why are we seeing more coddling of democrats then republicans? in the 2008 elections, are there going to only be 400 people marching against the RNC, with hundreds of thousands against the DNC?

i doubt it, i am sure the RNC will recieve more protestors then the DNC, again.

why is this? how can we stop this? how can we ensure protests against the entire system of oppression, and not just the republicans, who get themselves in trouble by mismanaging the american empire?

i have many more questions then answers
Re: An Assessment of DNC Strategy and Organizing
31 Jul 2004
i left out an important point, the reason i started to write the above comment.

i wanted to say that i'm not sure anymore if it was any fault of BTS, at all. i'm sure there are things that could have probably be done better, somehow, but i don't really think that was the problem at all. BTS came through as the heros, as the hardworking organizors who made it all happen.

the question i'm posing now, is, where the hell was everybody? why was this not the same kind of priority as the RNC is to many people?
Re: An Assessment of DNC Strategy and Organizing
31 Jul 2004
spectator, that's what I've been asking all along. I'm really disturbed that people think the Dems don't need to be challenged in anyway.
Re: An Assessment of DNC Strategy and Organizing
31 Jul 2004
oh and its kinda scary that this election is eerily close to the kind of election held in the now ended comic series, "Transmetropolitan" (DC/Vertigo). There was this big election with a president that everyone wanted out at any cost and the opponent was a long chinned, charmer labelled "The Smiler" who championed for democratic ideals during the campaign and won in a landslide... only to "amend" the constitution "for the people's sake".

mind you, this comic ended two years ago.
Re: An Assessment of DNC Strategy and Organizing
31 Jul 2004
If # is accussing me of being a cop for seeing all the plainclothes cops out there, I think he/she better calm down and stop encouraging paranoia. Everyone knows what plainclothes cops look like. And you don't have to be a rocket scientist to know that they were out in force.
What Worked
31 Jul 2004
The state fell on its $$$ to protect the elite. The mere possibility of dissent in the streets caused them to issue a bogus terror alert to justify a multi-million dollar lockdown of Boston. They can't keep this up forever: you can bleed the state dry of funds for protests that may never occur. Every overreaction by the government opens more people's eyes to the police state we live under, and strips away the illusion of freedom and Democracy that keeps them in power.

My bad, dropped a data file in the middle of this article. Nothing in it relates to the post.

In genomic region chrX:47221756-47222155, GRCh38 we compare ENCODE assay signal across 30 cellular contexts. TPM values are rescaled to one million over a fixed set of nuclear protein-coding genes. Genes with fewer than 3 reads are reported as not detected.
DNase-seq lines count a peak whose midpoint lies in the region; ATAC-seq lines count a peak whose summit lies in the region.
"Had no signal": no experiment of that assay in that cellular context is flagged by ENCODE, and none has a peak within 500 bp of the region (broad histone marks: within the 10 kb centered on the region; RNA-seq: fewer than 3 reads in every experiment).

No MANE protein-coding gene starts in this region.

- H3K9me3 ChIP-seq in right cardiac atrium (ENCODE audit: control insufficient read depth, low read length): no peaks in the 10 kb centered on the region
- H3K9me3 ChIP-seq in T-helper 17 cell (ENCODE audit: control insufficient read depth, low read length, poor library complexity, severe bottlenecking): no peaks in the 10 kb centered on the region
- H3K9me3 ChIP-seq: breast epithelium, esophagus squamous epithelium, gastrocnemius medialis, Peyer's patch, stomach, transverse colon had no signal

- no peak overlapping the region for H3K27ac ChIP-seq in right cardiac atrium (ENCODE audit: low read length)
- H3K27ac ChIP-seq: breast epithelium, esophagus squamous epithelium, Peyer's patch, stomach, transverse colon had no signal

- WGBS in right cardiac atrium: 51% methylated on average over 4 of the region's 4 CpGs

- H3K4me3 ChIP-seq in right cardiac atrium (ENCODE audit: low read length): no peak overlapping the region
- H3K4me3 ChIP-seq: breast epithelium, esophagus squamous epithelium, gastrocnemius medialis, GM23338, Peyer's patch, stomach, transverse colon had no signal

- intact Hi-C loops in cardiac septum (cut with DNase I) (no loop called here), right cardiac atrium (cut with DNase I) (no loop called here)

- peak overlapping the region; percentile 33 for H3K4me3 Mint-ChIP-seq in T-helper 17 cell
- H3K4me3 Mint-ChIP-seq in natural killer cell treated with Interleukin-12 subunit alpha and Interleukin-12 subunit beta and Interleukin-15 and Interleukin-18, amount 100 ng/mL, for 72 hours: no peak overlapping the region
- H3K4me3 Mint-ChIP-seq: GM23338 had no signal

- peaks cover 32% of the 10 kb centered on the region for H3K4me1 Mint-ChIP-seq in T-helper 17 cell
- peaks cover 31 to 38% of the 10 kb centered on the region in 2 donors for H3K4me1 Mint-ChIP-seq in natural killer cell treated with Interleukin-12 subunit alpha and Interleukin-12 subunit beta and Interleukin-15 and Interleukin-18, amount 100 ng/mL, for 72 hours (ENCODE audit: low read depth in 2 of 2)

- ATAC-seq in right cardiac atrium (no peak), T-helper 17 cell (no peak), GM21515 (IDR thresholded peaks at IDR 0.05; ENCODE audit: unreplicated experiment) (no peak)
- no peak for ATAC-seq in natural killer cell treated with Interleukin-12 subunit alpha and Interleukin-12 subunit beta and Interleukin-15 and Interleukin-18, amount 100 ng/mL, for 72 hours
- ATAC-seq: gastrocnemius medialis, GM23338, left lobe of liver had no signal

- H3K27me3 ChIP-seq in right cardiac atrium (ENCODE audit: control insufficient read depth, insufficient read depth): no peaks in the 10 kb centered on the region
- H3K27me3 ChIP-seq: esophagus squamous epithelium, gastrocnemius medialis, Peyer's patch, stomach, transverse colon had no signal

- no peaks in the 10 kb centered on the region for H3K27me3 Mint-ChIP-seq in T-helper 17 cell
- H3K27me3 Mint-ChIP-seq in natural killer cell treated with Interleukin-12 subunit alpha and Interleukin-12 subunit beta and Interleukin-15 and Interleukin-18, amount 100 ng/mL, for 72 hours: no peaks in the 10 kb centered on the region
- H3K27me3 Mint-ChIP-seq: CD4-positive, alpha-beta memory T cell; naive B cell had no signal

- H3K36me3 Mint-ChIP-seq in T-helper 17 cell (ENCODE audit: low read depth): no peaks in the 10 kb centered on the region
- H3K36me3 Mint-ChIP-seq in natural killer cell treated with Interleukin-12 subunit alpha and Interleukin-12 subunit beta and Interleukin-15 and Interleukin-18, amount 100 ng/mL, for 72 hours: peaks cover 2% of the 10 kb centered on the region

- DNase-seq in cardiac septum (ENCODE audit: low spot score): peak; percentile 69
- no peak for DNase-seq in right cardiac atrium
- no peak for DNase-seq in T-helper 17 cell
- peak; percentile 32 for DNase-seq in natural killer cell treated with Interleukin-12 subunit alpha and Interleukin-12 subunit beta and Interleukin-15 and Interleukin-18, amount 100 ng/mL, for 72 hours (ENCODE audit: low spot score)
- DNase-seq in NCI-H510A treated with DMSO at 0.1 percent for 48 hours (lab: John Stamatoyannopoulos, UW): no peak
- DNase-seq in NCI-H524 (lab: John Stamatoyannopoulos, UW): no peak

You won the media war on the "free speech zone." It's a black eye for Kerry and DHS. Revel in these small victories: you've made a dent in the battle for the public's mind.
Re: An Assessment of DNC Strategy and Organizing
31 Jul 2004

What reason do you have to believe that the medic collective was infiltrated during the DNC?

I'm only asking because I was a medic and we did our best to deal with that shit beforehand. Proactively.

And also because there are some damn solid folks who were medics, who aren't punks or young, who were complaining this week about how they were sure they were being viewed as cops.

So, seriously. I want to hear. Why are you saying medics were infiltrated? Can you describe specific people who were part of the medic collective who you're pretty sure were cops? We need to know.

If not, it's fucking weak bullshit to just say that, as it makes our job a lot harder if people don't trust us to provide treatment on the streets when at the same time we're making a solid effort to check references and kick out undercovers.

If you don't want to respond onlist, email me at above address.
Re: An Assessment of DNC Strategy and Organizing
31 Jul 2004
For those who were worried that the FBI infilitrated the medics - despite the very careful vouching that occured with every single medic who ran with the BALM squad, - probably more comprehensive than most affinity groups who worked with BTS, here's a recommendation.

There is one powerful alternative to exclusively depending on action medics in any direct action scenario if you are really worried about security, and that is for affinity groups to acquire solid streetmedic training for your own vouched affinity group medic. ( which I note BTS also recommends in their posted document on forming affinity groups )

Boston affinity groups should contact BALM to find out how.
There is so many bogus cop posts in the above thread that I wouldn't take anything in it seriously.
31 Jul 2004
Yet a third person posting under "@"
Re: An Assessment of DNC Strategy and Organizing
31 Jul 2004
Let's see where this thread is taking us.

- The FBI is posting to Indymedia in a cyber-war campaign to disillusion and demoralize activists.

- The medics were infilitrated by the cops

- Same with the convergence center.

- Hostile forces ( indoubtedly in the pay of the Department of Homeland Security ) are taking advantage of the undeniable low turnout to unfairly crticize the strategy and theory of decentralized action and criticize Boston folks who busted their asses for months to make this work.

- Plus, poor turnout is the really fault of all those anarchist collectives who didn't really grasp how important our work here was, and mobilize thousands to join us. Instead they have fallen prey to the ABB crowd and are concentrating on the RNC in New York.

This is what passes for a critical after action assessment in Boston?
Re: An Assessment of DNC Strategy and Organizing
31 Jul 2004
I felt we confused the hell out of the cops. Maybe one or two got inside, but mostly everyone who entered that convergence center was genuine.
midwest anarchist: another COINTELPRO hoax
31 Jul 2004
Now, why on Earth would an anarchist from the midwest post the above comment? Oh, I forgot, it's not an anarchist from the midwest.